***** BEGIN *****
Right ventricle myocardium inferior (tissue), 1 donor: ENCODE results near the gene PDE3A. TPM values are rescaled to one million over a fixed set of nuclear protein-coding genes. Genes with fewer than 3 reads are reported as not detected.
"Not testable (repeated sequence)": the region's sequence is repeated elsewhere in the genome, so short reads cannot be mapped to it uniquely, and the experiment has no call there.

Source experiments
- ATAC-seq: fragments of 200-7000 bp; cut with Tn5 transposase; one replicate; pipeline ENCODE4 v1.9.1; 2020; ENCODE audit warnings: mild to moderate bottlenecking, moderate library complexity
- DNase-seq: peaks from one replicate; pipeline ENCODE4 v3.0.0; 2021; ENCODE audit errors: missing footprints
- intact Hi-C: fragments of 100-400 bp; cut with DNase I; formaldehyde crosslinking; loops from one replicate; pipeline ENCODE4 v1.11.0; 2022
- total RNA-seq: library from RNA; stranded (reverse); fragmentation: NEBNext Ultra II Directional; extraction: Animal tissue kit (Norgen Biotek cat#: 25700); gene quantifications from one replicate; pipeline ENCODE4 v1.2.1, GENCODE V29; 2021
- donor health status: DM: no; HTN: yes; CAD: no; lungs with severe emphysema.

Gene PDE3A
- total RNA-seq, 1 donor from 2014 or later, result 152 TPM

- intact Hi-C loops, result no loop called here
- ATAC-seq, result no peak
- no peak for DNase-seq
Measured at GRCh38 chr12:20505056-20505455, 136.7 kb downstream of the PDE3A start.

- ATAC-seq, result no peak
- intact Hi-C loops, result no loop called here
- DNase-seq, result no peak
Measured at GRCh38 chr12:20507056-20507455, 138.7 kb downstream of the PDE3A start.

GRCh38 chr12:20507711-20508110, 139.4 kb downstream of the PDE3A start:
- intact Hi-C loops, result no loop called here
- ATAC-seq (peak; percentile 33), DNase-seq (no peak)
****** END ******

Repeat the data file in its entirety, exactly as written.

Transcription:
Right ventricle myocardium inferior (tissue), 1 donor: ENCODE results near the gene PDE3A. TPM values are rescaled to one million over a fixed set of nuclear protein-coding genes. Genes with fewer than 3 reads are reported as not detected.
"Not testable (repeated sequence)": the region's sequence is repeated elsewhere in the genome, so short reads cannot be mapped to it uniquely, and the experiment has no call there.

Source experiments
- ATAC-seq: fragments of 200-7000 bp; cut with Tn5 transposase; one replicate; pipeline ENCODE4 v1.9.1; 2020; ENCODE audit warnings: mild to moderate bottlenecking, moderate library complexity
- DNase-seq: peaks from one replicate; pipeline ENCODE4 v3.0.0; 2021; ENCODE audit errors: missing footprints
- intact Hi-C: fragments of 100-400 bp; cut with DNase I; formaldehyde crosslinking; loops from one replicate; pipeline ENCODE4 v1.11.0; 2022
- total RNA-seq: library from RNA; stranded (reverse); fragmentation: NEBNext Ultra II Directional; extraction: Animal tissue kit (Norgen Biotek cat#: 25700); gene quantifications from one replicate; pipeline ENCODE4 v1.2.1, GENCODE V29; 2021
- donor health status: DM: no; HTN: yes; CAD: no; lungs with severe emphysema.

Gene PDE3A
- total RNA-seq, 1 donor from 2014 or later, result 152 TPM

- intact Hi-C loops, result no loop called here
- ATAC-seq, result no peak
- no peak for DNase-seq
Measured at GRCh38 chr12:20505056-20505455, 136.7 kb downstream of the PDE3A start.

- ATAC-seq, result no peak
- intact Hi-C loops, result no loop called here
- DNase-seq, result no peak
Measured at GRCh38 chr12:20507056-20507455, 138.7 kb downstream of the PDE3A start.

GRCh38 chr12:20507711-20508110, 139.4 kb downstream of the PDE3A start:
- intact Hi-C loops, result no loop called here
- ATAC-seq (peak; percentile 33), DNase-seq (no peak)